It was the sweet revenge of youth. When Rafiullah and 34 other young journalists were rejected by the Swat and Mingora Press Clubs, they decided they didn’t need Old Media. They took their handful of news websites and 3 million followers and formed the Swat Social Media club.
“When peace was restored in the valley and I come back to my hometown Saidu Sharif, we launched the Swat News website and it turned out to be a great success,” says Rafiullah, who has a master’s degree in Communication and Media Studies from the University of Swat.
It was almost by chance that they discovered the formula. One day in 2010, a man brought a photo of his sister whose foot had developed an infection which was causing her a lot of pain. He didn’t have enough money to have her treated. The men in the family had worked in factories to earn a living but because of the conflict the factories had shut down. To make matters worse their house had been damaged in the flood that year.
“It was a human interest story and we made a video on it and put it on our website,” says Rafiullah. “Within five minutes people from Pakistan and even Japan, England, Saudi Arabia and other countries started contacting us.” Ultimately enough money came in to get the sister treated. “That’s the day I realized how powerful social media was.”
Rafiullah and his friends did their own reporting, shot video on their mobile phones and swiftly uploaded the news to their own website. They beat the old school print journalists for being able to get people hyperlocal news much before the newspapers were offloaded in the bazaar. They tackled subjects that really affected people such as the high suicide rate and the use of drugs.
They are making money as well, through Google Adsense or they run paid local advertisements on their websites. They also give paid digital space to people who want to hold press conferences. Local politicians also use these platforms to promote their ideologies by paying these journalists. They say they earn about Rs150,000 a month from their digital properties and the main audience is local and Pashto-speaking labourers working in the Middle East and other countries. They don’t always pay their interns or trainee reporters, however.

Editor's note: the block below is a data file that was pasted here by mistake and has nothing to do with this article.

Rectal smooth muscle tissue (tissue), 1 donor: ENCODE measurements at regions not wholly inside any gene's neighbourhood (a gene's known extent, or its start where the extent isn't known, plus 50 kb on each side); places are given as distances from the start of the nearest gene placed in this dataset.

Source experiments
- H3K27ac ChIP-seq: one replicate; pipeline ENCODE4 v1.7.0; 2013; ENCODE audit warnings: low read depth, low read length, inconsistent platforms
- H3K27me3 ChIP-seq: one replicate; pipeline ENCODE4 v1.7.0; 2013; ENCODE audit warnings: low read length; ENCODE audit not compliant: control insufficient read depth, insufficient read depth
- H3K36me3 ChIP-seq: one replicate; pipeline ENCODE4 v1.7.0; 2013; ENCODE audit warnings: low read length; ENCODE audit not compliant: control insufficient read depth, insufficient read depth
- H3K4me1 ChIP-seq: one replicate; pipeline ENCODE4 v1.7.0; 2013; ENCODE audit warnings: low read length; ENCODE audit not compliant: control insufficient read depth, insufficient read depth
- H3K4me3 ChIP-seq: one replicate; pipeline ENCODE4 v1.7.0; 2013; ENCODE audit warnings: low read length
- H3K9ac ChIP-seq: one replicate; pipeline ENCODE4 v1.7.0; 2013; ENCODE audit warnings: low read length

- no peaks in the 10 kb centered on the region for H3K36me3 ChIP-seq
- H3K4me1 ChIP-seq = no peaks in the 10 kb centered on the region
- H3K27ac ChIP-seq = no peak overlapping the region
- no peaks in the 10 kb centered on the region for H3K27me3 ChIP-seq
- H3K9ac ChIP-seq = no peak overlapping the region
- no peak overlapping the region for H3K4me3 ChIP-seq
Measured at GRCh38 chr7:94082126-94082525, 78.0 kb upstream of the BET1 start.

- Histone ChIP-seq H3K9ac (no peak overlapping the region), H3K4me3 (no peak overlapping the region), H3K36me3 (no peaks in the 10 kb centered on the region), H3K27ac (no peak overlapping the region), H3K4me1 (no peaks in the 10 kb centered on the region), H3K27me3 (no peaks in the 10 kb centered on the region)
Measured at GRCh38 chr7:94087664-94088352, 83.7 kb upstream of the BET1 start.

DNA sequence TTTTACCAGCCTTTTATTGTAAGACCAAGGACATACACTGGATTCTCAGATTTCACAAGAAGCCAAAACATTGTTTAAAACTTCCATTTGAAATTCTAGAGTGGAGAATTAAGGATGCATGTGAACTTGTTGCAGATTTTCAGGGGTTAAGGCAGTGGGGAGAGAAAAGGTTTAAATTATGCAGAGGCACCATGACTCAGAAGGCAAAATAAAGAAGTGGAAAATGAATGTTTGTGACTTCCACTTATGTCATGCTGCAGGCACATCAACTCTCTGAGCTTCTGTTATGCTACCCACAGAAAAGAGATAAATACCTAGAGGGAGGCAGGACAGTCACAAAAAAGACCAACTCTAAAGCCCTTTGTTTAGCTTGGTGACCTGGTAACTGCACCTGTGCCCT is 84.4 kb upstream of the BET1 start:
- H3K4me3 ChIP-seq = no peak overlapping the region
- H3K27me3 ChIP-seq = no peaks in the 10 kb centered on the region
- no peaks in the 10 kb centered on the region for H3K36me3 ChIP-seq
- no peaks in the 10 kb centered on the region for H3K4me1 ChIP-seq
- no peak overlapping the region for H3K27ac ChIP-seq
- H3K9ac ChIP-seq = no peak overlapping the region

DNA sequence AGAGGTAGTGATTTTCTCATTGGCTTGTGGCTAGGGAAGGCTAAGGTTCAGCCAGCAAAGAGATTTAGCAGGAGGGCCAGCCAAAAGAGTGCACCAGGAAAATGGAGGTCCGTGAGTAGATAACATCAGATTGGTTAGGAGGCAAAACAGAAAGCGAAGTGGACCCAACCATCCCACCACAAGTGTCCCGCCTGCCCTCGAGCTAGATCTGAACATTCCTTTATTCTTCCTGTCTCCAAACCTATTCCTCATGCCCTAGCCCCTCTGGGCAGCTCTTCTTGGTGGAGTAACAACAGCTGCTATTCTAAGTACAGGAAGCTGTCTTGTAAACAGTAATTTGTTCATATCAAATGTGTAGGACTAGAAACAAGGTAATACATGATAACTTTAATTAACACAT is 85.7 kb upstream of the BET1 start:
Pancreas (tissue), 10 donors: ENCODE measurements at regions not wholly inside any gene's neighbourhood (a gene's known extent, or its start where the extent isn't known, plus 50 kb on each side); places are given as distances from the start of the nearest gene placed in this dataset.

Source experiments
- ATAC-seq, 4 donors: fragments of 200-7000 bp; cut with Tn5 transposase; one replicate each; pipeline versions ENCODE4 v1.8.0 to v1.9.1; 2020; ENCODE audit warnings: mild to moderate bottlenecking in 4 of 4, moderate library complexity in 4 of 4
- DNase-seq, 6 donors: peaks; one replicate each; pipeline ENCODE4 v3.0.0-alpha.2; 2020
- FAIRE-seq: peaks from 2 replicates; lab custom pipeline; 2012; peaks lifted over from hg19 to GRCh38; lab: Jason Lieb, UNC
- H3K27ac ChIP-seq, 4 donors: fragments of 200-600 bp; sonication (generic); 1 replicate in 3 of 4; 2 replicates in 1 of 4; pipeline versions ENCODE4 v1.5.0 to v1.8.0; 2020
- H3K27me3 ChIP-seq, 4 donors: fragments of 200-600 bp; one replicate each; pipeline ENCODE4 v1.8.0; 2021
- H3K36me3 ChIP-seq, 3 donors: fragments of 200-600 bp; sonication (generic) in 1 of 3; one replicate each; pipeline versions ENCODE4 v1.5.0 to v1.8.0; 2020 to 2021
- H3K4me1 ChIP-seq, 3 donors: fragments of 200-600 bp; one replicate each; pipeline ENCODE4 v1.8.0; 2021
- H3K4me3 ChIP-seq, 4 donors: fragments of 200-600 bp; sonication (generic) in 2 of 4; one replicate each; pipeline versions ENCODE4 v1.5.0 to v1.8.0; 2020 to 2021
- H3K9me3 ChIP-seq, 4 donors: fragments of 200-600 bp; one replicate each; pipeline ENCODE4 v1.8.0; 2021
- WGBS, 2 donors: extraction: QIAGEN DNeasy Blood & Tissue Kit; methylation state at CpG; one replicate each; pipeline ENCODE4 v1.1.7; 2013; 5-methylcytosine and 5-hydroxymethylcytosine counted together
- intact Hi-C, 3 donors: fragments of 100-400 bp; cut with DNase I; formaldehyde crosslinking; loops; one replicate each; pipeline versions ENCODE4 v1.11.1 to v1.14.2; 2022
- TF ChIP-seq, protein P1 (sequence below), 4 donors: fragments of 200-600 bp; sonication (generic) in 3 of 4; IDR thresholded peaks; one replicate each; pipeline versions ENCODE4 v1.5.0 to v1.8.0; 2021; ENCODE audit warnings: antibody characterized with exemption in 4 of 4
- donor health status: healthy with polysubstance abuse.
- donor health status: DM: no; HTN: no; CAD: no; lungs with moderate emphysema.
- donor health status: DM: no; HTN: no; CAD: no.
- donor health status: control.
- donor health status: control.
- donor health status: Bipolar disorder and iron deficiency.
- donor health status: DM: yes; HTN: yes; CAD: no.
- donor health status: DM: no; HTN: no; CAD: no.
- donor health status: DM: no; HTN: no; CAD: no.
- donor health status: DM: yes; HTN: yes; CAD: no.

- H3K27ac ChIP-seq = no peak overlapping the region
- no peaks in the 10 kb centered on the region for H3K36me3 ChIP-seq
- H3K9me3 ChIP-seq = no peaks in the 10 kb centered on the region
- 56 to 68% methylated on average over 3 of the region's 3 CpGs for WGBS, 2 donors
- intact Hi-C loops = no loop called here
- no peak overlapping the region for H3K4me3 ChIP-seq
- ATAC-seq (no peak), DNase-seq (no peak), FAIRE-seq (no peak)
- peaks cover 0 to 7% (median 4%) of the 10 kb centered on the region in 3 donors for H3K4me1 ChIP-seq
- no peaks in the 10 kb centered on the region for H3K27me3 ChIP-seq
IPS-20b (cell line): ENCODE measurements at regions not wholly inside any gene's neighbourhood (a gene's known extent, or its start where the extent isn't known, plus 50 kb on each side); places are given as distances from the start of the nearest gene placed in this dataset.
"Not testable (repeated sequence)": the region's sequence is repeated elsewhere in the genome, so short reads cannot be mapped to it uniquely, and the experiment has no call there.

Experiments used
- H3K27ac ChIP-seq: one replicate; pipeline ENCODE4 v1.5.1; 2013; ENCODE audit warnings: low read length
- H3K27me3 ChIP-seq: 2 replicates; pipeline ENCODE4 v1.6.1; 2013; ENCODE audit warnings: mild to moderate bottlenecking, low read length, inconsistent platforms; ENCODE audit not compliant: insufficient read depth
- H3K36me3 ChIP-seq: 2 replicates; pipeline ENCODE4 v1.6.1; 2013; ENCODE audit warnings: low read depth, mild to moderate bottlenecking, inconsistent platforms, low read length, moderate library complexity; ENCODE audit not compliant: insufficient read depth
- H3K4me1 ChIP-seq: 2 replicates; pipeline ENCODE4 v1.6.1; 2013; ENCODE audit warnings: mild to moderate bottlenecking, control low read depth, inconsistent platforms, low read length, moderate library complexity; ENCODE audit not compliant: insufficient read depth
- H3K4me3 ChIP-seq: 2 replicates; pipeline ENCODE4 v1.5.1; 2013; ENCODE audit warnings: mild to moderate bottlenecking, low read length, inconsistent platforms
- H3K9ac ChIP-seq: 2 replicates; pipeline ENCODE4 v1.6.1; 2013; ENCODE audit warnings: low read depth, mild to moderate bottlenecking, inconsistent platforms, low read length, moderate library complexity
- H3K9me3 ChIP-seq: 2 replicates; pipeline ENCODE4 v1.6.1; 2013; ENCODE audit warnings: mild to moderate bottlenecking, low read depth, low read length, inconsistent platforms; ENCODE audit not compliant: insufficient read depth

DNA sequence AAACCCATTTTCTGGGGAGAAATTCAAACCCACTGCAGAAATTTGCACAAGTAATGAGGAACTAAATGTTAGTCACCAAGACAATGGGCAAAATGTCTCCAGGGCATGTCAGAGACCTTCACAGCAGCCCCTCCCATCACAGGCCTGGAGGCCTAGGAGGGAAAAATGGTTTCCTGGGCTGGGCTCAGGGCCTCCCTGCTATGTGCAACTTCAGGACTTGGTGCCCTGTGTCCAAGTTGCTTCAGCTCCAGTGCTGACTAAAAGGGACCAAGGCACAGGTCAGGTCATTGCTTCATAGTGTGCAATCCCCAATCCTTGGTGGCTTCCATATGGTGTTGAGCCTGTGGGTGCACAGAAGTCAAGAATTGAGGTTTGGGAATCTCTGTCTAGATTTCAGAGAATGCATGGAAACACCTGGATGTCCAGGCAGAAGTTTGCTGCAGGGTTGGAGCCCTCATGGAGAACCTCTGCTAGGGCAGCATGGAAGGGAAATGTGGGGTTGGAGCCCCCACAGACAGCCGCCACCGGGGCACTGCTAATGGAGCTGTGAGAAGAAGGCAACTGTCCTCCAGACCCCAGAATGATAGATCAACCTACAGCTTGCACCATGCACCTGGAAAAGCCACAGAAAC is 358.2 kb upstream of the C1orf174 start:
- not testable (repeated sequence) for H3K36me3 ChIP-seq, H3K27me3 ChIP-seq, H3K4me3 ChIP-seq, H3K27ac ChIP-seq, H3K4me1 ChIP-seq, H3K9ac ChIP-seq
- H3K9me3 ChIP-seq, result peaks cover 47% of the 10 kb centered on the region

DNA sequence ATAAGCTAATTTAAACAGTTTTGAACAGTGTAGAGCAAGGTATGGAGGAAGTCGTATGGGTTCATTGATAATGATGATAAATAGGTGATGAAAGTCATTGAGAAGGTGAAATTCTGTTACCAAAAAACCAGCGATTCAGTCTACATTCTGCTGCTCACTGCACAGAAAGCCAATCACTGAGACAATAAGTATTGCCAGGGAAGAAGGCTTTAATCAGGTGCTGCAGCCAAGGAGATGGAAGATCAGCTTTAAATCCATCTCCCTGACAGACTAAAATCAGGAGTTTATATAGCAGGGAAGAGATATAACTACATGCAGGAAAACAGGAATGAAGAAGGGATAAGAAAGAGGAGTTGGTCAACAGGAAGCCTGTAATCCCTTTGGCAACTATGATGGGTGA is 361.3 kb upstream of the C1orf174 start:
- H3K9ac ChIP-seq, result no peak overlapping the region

They say they did so well that the older journalists at the Swat and Mingora Press Clubs grew jealous and banned them from entering. The more established newspapers in Swat were daily Azadi Swat, daily Chand, daily Shumal which had for years been serving the valley and surrounding areas in their own right. The difference was, however, that traditional media wasn’t moving with the times. “We have no problem with a social media club,” says Syed Shahabuddin, a senior member of the Swat Press Club. “But according to the Swat Press Club constitution, journalists who work at PEMRA licensed channels, ABC certified newspapers can become members. That is why we did not give membership to the social media club.”
The numbers tell the story. The well-established Shumal newspaper has 8,000 YouTube subscribers but Swat News has 33,000. Shumal’s Facebook page has about 700,000 followers but Swat News has one million. They were attracting people also because they were experimenting with new formats of handling changes in the valley after the conflict. For example, one of the rebels Fazal Rabi Pakhtunyar is a bit of a celebrity for his fresh take. “I am a comedian,” he says. “I highlight social issues with cutting satire.” People are fed up of routine news and are flooded with information so he wants to relieve their stress by discussing socio-economic political issues in a comic way. “We have been through the worst of times and the only thing I want to give my people out of all this is a sigh of relief for few minutes on social media twice a week.”
Another social media celeb is Muhammad Shiraz who has around 0.7 million followers. He lost his job as a cameraman with a national news channel after which he turned to social media and started his own website. He now receives information which he uploads to his social media sites.
Most of the journalists lack basic training, especially when dealing with sensitive content and their ethics may be a bit wobbly. Once a friend posted fake news about the death of a local MPA but later admitted that he did it just to increase their followers. They often piggyback off fake news to get more hits, but they are slowly realizing that this doesn’t serve their brand in the long run. And if their growth is anything to go by, they can hope to be bigger and better than old media in the future.